Three Things to Expect in Speaker's Race

Tuesday, January 07, 2014


The 51 members of the City Council pick their new leader Wednesday and the odds on favorite is Mayor Bill de Blasio's preferred candidate, Council member Melissa Mark-Viverito. The deal isn't done yet though, and a smaller group of members still plan to throw their support behind the underdog, Dan Garodnick. Here is what to watch for in the Speaker's race.

1. A Progressive Power Play

Like the Democratic mayoral primary, the race for City Council Speaker started with a crowded field of candidates. The Council’s powerful Progressive caucus, along with the Working Families party, and unions like 32 BJ and 1199 SEIU, have been organizing for years to make the Speaker selection process more transparent and return it to the hands of the members. Even when the idea of Bill de Blasio as mayor seemed like just a progressive pipe dream, they were organizing and had outlined a policy agenda that included participatory government, police reforms like the Community Safety Act and plans to address economic inequality.

This fall, the Progressive caucus decided to back one candidate, after vetting them all. They also attempted to negotiate with county party leaders, who have traditionally used their own weight – and that of their members – to back the ultimate Speaker candidate.

But Mayor de Blasio outmaneuvered them, helping to sway the fence-sitters (and the Brooklyn party leader) by vocally supporting Mark-Viverito’s candidacy. She was the first Council member to endorse his mayoral bid and if/when she wins, it will be in no short measure because of his support.


(Below: Speaker candidate Council member Melissa Mark-Viverito with then Public Advocate and mayoral candidate Bill de Blasio after the not guilty verdict in the trial of Trayvon Martin's killer. Brigid Bergin/WNYC)


2. Acts of Treason?

Three weeks ago, Council member Mark-Viverito sent out a press release quoting 30 members who pledged to back her. The release came after Mayor de Blasio helped tip the scales in her favor. Will that block stick together? It's expected to hold up, and may pick up more votes if supporters of Council member Gardonick get too squeamish about staying on a losing team. The roll will be called alphabetically on Wednesday. The magic number is 26. But Gardonick supporters say they have not been swayed to drop their support for him as Speaker, despite the Mayor's outreach to the Bronx delegation on Sunday night.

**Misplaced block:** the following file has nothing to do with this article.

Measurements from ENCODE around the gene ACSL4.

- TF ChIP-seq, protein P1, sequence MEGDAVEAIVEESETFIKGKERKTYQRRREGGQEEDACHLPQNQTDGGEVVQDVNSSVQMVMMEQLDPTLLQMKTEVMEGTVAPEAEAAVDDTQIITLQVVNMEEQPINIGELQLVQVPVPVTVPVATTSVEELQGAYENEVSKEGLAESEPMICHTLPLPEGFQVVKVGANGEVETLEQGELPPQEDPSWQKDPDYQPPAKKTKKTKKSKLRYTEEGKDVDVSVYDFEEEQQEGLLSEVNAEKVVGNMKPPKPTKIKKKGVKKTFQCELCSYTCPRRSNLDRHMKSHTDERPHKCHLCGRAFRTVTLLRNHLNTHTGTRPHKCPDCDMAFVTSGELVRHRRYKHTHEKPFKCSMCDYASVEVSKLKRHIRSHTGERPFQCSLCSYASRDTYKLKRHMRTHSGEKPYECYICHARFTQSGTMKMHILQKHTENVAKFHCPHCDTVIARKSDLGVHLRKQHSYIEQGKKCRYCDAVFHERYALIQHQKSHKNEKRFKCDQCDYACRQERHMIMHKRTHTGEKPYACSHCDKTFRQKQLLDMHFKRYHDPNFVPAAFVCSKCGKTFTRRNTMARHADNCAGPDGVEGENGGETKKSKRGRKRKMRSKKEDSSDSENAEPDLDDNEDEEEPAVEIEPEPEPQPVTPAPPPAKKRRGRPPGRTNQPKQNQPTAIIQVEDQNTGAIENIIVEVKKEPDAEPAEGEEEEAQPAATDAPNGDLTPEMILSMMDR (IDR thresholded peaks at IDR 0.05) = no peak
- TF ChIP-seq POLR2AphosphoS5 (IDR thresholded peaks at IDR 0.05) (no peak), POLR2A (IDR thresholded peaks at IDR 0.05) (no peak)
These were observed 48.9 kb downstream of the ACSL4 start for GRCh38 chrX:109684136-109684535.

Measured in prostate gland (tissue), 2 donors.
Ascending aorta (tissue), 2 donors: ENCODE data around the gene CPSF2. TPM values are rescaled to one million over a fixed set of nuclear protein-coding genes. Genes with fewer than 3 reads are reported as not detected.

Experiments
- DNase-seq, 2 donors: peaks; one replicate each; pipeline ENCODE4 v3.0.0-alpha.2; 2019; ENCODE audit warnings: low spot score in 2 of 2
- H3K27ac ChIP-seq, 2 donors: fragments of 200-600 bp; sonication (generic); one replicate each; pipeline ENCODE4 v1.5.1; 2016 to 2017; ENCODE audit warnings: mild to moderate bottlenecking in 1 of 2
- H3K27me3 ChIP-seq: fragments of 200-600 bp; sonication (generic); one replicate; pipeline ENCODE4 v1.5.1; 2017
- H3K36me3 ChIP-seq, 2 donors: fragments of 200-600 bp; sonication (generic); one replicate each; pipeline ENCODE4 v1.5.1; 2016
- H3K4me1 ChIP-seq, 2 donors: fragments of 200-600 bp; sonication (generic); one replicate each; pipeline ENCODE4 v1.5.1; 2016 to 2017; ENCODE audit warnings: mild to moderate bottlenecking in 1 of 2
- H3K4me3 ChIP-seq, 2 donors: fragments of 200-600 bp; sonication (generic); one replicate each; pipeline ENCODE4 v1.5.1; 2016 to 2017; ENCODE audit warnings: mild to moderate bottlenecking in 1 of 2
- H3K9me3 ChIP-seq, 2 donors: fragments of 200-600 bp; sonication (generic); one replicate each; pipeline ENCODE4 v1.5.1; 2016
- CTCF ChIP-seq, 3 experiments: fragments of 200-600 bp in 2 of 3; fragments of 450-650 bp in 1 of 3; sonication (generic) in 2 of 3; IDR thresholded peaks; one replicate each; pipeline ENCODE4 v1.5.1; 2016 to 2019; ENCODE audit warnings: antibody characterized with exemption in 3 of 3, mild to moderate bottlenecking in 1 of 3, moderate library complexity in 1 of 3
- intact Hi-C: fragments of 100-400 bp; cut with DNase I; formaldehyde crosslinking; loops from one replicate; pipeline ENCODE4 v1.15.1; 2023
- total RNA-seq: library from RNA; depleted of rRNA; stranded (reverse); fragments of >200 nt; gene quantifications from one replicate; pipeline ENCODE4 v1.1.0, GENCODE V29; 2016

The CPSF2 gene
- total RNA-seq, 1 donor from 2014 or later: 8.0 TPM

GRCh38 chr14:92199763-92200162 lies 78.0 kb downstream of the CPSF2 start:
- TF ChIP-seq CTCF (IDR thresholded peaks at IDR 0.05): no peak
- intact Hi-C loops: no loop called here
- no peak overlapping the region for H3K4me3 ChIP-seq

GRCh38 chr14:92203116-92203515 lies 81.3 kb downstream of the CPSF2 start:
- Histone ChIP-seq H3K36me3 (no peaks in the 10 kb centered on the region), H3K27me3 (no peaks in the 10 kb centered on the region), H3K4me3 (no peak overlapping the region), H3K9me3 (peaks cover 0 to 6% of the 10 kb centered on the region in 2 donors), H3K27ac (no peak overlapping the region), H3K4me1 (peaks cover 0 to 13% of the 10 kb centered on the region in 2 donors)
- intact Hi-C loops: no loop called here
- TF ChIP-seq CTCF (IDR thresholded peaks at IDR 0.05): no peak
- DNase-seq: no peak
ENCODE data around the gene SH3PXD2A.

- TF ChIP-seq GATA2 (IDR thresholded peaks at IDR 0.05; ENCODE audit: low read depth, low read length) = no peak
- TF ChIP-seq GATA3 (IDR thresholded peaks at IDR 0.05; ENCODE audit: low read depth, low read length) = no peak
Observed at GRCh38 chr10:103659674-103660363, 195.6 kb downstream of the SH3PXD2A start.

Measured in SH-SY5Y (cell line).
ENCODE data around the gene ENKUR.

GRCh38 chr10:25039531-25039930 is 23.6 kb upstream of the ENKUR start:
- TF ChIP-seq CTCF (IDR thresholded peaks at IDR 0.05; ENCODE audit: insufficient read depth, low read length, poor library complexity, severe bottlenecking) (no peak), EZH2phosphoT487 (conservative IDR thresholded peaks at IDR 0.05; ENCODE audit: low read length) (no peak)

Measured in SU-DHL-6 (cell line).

3. Fallout and Damage Control

After the Council selects its Speaker, the next big questions will be around committee assignments. From Finance to Land Use, Council members are poised to wield significant power and those who opted to support the winner are likely to benefit with plum assignments. Then, after the dust settles, whether in public or private, there will be an effort to bring the Council back together. Ideologically, the members are largely on the same page so the fights will center on politics more than policy.


Julianne Welby


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Comments [2]

Nobody seems to mention that Mark-Viverito used to stand with Council and not recite the pledge of allegiance because she was not happy with her Puerto Rican being treated badly. She represents her Bronx voters, no? Not people who live in Puerto Rico? When she realized this was not going to be good for her speaker etc. desires, she changed and said she didn't know the words of the pledge of allegiance as they don't recite it in PR. Then she should have learned it. Now she seems to be hiding her tax returns. She is decisive and won't make a good council speaker. I wrote my councilman who didn't answer as he must have been one of those who are going to vote for her.

Jan. 08 2014 08:11 AM
Leo from Queens

I get the little article about the power play and positioning in getting the support for speaker and the benefits to the winning side and loss of clout to the losing side.
But where does your cute attempt to portray this as a 3-act dramatic saga lead you to the "act 2" headline of " acts of teason".? Where is the treason? Also. How did mayor DeBlasio outmaneuver them all by basically openly putting his weight and clout in favor of one candidate? This is all open politics based on preference and clout. The only drama I see with this whole process which you don't even cover is the conflict of why the Bronx delegation is against mark- viverito as a whole block. Understanding the reasons behind it could help us understand what kind of person is mark- viverito and what kind of speaker she will be

Jan. 08 2014 12:29 AM

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